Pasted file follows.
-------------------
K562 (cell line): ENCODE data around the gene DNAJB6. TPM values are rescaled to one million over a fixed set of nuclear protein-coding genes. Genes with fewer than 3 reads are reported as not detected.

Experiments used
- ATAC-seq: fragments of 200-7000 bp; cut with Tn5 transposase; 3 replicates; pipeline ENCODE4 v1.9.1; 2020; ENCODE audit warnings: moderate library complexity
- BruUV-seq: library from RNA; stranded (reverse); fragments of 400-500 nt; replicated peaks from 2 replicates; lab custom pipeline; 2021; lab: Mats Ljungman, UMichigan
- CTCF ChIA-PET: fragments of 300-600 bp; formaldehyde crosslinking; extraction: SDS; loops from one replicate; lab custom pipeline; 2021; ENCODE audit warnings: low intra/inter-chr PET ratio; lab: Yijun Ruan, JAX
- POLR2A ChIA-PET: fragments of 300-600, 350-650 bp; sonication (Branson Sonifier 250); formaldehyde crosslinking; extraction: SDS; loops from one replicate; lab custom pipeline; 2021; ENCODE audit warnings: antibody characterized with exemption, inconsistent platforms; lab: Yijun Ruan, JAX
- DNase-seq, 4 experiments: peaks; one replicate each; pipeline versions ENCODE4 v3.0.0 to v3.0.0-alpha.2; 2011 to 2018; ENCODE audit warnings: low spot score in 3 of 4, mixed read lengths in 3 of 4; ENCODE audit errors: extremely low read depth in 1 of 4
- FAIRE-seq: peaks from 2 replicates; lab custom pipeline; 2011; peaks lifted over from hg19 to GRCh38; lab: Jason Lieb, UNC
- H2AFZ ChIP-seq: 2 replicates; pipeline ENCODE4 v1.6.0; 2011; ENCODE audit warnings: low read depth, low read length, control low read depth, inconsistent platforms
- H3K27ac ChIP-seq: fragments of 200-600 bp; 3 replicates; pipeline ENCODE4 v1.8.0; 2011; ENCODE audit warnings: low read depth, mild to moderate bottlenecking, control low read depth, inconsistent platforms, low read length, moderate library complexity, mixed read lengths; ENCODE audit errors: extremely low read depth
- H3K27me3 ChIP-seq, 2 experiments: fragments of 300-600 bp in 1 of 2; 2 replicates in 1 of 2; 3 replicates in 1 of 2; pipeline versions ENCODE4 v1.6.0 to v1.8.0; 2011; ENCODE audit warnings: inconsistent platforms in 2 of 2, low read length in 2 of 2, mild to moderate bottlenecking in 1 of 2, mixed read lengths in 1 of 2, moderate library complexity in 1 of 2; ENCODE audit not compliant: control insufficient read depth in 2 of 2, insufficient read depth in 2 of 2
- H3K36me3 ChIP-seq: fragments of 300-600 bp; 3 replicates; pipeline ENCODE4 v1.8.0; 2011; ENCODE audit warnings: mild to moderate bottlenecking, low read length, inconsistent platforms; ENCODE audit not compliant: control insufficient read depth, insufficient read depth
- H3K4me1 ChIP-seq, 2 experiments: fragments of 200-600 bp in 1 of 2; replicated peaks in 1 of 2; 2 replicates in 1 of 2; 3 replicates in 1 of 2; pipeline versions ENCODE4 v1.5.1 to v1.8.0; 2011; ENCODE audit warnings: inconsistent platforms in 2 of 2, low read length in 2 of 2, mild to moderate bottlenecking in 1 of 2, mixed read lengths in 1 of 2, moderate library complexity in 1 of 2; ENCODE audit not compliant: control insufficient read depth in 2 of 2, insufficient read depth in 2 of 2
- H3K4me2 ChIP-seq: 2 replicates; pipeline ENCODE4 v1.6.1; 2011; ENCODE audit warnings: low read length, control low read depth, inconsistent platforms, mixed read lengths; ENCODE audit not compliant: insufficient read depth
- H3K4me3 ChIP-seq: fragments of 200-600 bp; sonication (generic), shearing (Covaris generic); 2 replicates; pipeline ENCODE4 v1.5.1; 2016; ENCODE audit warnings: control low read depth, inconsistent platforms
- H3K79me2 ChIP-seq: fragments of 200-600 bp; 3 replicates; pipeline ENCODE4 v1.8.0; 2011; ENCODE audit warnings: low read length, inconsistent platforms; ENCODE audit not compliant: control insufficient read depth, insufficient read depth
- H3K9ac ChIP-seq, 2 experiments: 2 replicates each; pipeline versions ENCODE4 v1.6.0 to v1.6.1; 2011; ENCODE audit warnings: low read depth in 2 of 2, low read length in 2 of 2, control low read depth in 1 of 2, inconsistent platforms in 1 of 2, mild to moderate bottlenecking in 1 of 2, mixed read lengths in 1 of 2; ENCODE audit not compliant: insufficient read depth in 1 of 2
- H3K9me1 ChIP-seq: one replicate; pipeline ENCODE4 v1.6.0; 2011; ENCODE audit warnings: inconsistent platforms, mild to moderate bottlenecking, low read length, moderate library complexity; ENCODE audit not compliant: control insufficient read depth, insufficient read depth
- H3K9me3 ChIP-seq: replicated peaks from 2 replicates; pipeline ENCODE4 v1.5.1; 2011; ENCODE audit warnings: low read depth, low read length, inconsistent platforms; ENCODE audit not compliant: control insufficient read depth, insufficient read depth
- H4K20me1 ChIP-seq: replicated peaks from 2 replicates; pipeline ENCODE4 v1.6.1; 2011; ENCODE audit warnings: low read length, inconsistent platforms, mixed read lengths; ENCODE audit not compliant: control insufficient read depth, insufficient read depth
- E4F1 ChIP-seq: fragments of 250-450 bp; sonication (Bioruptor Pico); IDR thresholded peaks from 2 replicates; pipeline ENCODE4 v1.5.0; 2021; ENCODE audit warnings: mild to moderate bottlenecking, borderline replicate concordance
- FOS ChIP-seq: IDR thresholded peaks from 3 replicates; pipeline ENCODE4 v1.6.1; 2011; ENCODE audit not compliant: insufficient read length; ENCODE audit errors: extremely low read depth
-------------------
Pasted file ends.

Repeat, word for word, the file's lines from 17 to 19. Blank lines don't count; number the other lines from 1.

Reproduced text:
- H3K9ac ChIP-seq, 2 experiments: 2 replicates each; pipeline versions ENCODE4 v1.6.0 to v1.6.1; 2011; ENCODE audit warnings: low read depth in 2 of 2, low read length in 2 of 2, control low read depth in 1 of 2, inconsistent platforms in 1 of 2, mild to moderate bottlenecking in 1 of 2, mixed read lengths in 1 of 2; ENCODE audit not compliant: insufficient read depth in 1 of 2
- H3K9me1 ChIP-seq: one replicate; pipeline ENCODE4 v1.6.0; 2011; ENCODE audit warnings: inconsistent platforms, mild to moderate bottlenecking, low read length, moderate library complexity; ENCODE audit not compliant: control insufficient read depth, insufficient read depth
- H3K9me3 ChIP-seq: replicated peaks from 2 replicates; pipeline ENCODE4 v1.5.1; 2011; ENCODE audit warnings: low read depth, low read length, inconsistent platforms; ENCODE audit not compliant: control insufficient read depth, insufficient read depth